By Dom Calicchio | Fox News
Sponsors of legal immigrants to the United States received word Friday that they’ll be on the hook “for every dollar” if those immigrants end up receiving welfare funds or other public support instead of earning a living and paying taxes.
The message came Ken Cuccinelli, a former Virginia state attorney general who last week became acting director of U.S. Citizenship and Immigration Services (USCIS) following his appointment by President Trump.
“If the sponsored immigrant receives any federal means-tested public benefits, the sponsor will be expected to reimburse the benefits-granting agency for every dollar of benefits received by the immigrant,” Cuccinelli wrote in a USCIS memo.
“If the sponsored immigrant receives any federal means-tested public benefits, the sponsor will be expected to reimburse the benefits-granting agency for every dollar of benefits received by the immigrant.”— Ken Cuccinelli, acting director, U.S. Citizenship and Immigration Services
In addition, the same message instructed agents who work for USCIS to remind applicants and sponsors that “the Affidavit of Support is a legal and enforceable contract between the sponsor and the federal government.”
TRUMP NAMES IMMIGRATION HARDLINER CUCCINELLI AS ACTING HEAD OF USCIS
Ken Cuccinelli, a former Virginia state attorney general, is now acting director of U.S. Citizenship and Immigration Services. (Associated Press)
According to Cuccinelli, all federal agencies dealing with immigration issues will be working to update or initiate procedures and regulations to make sure that immigrants who are ineligible for public benefits do not receive them, in accordance with a May 23 directive from the president.
PRESIDENT TRUMP: ‘I DON’T WANT IMMIGRANTS THAT WILL BE DEPENDENT ON WELFARE’
“The President has made it a priority to ensure that every individual who seeks to come to the United States is self-sufficient, temporarily or permanently,” Cuccinelli wrote. “The principle of self-sufficiency has been enshrined in our immigration laws since the 1800s, and we as an agency must ensure that immigrants who become part of this great country abide by this principle.”
“The President has made it a priority to ensure that every individual who seeks to come to the United States is self-sufficient, temporarily or permanently.”— Ken Cuccinelli, acting director, U.S. Citizenship and Immigration Services
Cuccinelli took over at USCIS last Monday, coming to the job with a reputation as a hardliner on immigration issues. For example, he has been an advocate for denying citizenship to American-born children of parents living in the U.S. illegally and for limiting in-state tuition at public universities to citizens or legal residents.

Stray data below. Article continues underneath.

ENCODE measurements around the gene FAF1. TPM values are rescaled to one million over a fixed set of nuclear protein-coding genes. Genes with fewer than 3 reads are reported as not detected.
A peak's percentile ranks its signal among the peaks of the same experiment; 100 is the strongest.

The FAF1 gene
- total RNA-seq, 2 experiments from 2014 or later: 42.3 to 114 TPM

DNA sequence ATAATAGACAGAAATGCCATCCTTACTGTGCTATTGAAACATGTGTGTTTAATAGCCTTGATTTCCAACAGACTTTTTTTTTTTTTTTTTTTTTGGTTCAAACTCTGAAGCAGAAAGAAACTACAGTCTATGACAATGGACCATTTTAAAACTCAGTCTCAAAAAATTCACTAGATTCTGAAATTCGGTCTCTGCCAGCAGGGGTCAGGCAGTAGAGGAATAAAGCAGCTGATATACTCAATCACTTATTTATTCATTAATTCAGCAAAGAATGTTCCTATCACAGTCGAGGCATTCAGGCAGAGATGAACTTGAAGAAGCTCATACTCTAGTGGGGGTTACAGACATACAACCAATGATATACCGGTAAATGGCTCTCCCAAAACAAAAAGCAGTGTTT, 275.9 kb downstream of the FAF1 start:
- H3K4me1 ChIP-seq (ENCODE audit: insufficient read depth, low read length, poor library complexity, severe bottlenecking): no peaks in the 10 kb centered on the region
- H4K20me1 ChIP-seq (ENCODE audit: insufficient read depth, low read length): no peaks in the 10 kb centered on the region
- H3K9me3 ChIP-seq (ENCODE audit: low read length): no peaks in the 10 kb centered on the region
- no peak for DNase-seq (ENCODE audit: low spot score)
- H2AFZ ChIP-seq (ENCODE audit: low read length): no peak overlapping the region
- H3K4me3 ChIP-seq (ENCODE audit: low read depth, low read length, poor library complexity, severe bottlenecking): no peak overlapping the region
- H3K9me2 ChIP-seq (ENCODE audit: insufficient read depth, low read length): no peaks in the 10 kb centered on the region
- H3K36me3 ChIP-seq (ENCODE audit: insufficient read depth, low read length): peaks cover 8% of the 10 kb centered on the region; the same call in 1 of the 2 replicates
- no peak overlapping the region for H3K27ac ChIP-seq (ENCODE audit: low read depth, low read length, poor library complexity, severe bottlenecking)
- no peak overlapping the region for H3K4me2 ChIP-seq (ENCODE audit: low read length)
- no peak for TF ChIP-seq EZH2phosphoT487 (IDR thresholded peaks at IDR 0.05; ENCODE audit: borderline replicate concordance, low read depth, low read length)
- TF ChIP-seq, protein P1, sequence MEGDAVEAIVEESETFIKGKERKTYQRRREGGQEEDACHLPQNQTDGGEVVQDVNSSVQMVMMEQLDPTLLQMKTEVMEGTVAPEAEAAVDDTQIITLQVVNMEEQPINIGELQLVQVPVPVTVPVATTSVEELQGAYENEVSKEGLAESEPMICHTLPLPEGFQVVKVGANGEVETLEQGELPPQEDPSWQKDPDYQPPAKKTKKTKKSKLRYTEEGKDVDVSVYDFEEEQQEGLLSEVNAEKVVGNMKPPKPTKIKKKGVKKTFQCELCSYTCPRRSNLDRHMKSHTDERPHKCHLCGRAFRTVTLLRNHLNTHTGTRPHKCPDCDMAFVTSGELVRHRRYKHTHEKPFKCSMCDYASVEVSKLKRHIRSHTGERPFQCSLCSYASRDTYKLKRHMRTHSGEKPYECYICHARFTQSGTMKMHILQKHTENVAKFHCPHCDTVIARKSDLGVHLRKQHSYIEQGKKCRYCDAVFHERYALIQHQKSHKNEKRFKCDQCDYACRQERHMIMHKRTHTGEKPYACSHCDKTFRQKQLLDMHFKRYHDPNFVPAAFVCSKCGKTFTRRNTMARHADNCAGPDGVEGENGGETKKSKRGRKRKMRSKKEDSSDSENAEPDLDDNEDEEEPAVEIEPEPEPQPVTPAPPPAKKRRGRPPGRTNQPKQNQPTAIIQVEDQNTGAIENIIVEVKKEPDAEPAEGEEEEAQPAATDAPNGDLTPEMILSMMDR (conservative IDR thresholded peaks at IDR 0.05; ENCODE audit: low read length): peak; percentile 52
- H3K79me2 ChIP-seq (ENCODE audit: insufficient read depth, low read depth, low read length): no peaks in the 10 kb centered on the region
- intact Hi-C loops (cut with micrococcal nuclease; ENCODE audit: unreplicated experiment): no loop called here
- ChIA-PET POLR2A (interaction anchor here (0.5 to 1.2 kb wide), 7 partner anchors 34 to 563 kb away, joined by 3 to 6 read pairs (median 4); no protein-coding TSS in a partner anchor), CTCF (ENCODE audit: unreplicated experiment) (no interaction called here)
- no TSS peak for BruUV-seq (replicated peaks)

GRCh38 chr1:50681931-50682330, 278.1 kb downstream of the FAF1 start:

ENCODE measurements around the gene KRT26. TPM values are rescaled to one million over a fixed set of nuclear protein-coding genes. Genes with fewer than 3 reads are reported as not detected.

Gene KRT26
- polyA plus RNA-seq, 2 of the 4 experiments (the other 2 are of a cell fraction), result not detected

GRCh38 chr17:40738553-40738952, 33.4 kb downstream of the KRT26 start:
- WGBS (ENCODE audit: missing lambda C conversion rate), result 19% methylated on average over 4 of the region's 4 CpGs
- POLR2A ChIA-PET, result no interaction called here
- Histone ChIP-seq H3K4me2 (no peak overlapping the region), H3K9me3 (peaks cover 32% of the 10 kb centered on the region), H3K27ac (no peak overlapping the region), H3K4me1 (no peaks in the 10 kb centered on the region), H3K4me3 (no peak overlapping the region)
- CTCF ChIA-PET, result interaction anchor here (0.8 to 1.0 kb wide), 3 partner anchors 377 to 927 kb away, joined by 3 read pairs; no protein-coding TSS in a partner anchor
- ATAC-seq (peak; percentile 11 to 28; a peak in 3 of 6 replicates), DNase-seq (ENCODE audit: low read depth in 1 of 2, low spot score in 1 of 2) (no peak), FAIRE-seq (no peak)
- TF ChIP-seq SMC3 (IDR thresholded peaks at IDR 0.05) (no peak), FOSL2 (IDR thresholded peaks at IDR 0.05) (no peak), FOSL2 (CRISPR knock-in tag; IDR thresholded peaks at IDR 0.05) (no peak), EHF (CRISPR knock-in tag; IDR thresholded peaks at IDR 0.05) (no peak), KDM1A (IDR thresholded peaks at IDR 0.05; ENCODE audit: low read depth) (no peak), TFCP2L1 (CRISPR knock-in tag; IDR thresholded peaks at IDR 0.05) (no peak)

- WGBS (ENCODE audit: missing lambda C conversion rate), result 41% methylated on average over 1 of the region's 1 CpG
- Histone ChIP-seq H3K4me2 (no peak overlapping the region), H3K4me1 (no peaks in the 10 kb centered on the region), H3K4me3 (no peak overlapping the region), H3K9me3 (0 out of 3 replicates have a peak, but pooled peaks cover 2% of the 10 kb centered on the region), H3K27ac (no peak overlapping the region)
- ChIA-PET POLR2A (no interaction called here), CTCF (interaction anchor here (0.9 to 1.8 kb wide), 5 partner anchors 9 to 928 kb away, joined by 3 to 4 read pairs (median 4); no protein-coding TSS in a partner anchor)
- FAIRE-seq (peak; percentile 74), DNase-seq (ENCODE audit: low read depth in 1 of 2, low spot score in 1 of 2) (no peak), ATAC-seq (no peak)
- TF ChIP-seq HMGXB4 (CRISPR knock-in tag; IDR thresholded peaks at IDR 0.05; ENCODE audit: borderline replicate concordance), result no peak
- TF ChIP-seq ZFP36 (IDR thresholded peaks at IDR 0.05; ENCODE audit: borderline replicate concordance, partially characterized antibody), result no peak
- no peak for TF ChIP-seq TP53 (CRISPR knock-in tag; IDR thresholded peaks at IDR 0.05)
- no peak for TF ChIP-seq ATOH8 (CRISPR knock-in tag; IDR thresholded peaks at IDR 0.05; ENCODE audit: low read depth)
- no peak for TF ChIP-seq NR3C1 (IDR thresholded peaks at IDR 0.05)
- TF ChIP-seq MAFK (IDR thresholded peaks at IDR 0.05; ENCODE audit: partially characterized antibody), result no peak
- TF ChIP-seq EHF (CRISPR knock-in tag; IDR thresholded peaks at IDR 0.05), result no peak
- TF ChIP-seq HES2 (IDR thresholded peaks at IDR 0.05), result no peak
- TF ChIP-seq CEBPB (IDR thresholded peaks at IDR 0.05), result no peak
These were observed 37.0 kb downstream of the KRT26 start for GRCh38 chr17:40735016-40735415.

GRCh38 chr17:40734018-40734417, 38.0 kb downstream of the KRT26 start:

He replaced Lee Francis Cissna, who reportedly had lost President Trump’s confidence.
Critical of McConnell, others in GOP
But Trump likely named Cuccinelli an acting director because his chances of winning Senate confirmation were said to be slim, Roll Call reported.
The outspoken Cuccinelli, as president of the Senate Conservatives Fund, a political action committee that has opposed many incumbent Republicans, has been critical of Senate Majority Leader Mitch McConnell and others in the GOP.
“Mitch McConnell has filled the Senate with people like Lisa Murkowski, John McCain, Shelley Moore Capito, Lamar Alexander and Dean Heller who all promised the voters they would repeal Obamacare, but when the time came to do it they refused,” Cuccinelli wrote in an August 2017 fundraising memo, according to Roll Call. “Instead of admitting his mistake, McConnell is blaming the President for having ‘excessive expectations’ even though he was the one who set those expectations with years of empty promises!”
Trump’s appointment of Cuccinelli came as the president is dealing with a growing crisis as tens of thousands of Central American migrants cross the U.S.-Mexico border each month, overwhelming the system, and he has struggled to deliver on his signature issue of reduced immigration and tighter border security.
Fox News’ Andrew O’Reilly and the Associated Press contributed to this report.